Courses Exchange Display 2023-2024
|Course Description||To PDF|
|Course title||Sustainability Science|
Annemarie van Zeijl-Rozema, Ron Cörvers
For more information: firstname.lastname@example.org; email@example.com
|Language of instruction||English|
* Students recognise, analyse and explain social, ethical and normative aspects of sustainability science for policymaking (social complexity, multiple actors, fact-value distinction, perspectives, framing, decision making)
* Students recognise, analyse and explain theories and concepts of sustainability science (social environmental system, post-normal science, problem types, problem structuring, integrated approach, transdisciplinary approach, problem-driven science, linking knowledge to action)
* Students recognise, analyse and explain the relationships between science and society (linear model of science, stakeholder/geological model of science, contract between science and society, credibility cycle of science, uncertainty, boundary work, boundary organization, boundary objects, salience, credibility, and legitimacy of knowledge), and the roles scientists can play in these relationships when dealing with sustainability problems in different contexts (pure scientist, (stealth) issue advocate, science arbiter, honest broker)
Students apply the following to a case study:
* theories and concepts of sustainability science,
* social, ethical and normative aspects of sustainability science for policy making
* the relationships between science and society and the roles scientists can play in these relationships when dealing with sustainability problems in different contexts
In the 1990s sustainability science emerged as a new field of science. Sustainability science is aimed at understanding and generating useful knowledge about sustainability problems through problem-focused analysis, integration, attention to cross-scale dimensions of human-environment interactions and boundary spanning at the interface of research and practice.
This course investigates the field of sustainability science and in particular addresses the role of academic knowledge at the interface of science, society and policy. Understanding sustainability problems and different perspectives of problem understanding and problem solving will be discussed.
In matters of sustainable development, policy making and scientific knowledge are entangled in many ways. Policy makers, for instance, will need scientific knowledge to justify and target their plans. Likewise, scientists hope their findings about sustainability are useful to society and will inform policy makers.
In this course we will investigate the various ways in which sustainability science, society and policy making are intertwined or clash. Starting from the angle of policy, we will look into the nature of policy problems, which, in the case of sustainable development, often are ill-structured and open ended. From the angle of science, we will consider the different strategies open to scientists to make their knowledge useful. Attention will also be given to the ways in which the science 'system' is changing, in particular the shift from 'normal' to post-normal or transdisciplinary science. This raises pertinent questions about what knowledge is in the first place and its role in solving societal and policy problems.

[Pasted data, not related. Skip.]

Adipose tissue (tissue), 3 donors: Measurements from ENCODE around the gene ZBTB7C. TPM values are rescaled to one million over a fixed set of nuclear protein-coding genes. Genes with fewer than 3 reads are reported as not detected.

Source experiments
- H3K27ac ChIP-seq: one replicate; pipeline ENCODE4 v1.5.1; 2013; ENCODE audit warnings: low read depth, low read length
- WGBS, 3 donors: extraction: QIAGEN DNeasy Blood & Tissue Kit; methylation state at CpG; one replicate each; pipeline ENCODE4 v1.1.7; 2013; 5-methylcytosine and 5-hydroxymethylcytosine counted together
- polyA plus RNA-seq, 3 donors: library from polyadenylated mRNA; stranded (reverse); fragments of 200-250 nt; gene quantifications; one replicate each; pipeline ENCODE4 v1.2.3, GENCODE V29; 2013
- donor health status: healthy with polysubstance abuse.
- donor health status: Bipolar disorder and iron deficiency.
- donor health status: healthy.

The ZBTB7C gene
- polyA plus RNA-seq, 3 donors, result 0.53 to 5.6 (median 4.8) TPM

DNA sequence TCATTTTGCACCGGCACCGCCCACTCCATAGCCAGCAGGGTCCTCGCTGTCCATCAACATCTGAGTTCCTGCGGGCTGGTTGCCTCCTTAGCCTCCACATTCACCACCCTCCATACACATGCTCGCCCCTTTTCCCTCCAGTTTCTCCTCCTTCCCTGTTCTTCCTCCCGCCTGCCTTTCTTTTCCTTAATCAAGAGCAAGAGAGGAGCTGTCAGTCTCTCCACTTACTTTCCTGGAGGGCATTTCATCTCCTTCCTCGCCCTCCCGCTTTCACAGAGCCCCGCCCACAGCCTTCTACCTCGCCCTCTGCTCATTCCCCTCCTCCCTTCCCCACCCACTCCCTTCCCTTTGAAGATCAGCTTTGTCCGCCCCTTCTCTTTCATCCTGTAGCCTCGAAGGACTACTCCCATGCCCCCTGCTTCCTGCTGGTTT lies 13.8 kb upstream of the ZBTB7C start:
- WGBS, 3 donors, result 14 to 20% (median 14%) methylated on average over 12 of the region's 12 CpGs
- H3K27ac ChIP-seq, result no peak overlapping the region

We will see that policy makers often want to know things that science cannot offer. An example is knowledge about creating acceptance of certain forms of steering. This is knowledge that science cannot provide, for the simple reason that acceptance of policy cannot be created through specialist knowledge. Neither can science resolve normative issues about abortion or the right to interfere with the earth's climate. When dealing with the future, the limits of knowledge become even greater. Furthermore, problem definitions may change over time, thanks to new actors and alternative ways of framing.
This course will help to appreciate that "science does not compel action", that "science does not speak with one mouth", that facts and values are intertwined and that uncertainty is a constitutive element of knowledge. Different types of problems require different types of problem solving approaches. Only structured problems can be tackled through calculation and rule. In paying attention to issues of "puzzling and powering" in problem solving, the course prepares students for later work as sustainability professionals within government, business, science or intermediary organisations.
Exchange students should refer to the International Relations Office via email in case they would like to register for this course: firstname.lastname@example.org. Only limited spots available, first-come first-serve principle.
|Teaching methods (indicative; course manual is definitive)||PBL / Lecture / Assignment / Groupwork|
|Assessment methods (indicative; course manual is definitive)||Written Exam / Assignment|
|Evaluation in previous academic year||For the complete evaluation of this course please click "here"|
|This course belongs to the following programmes / specialisations||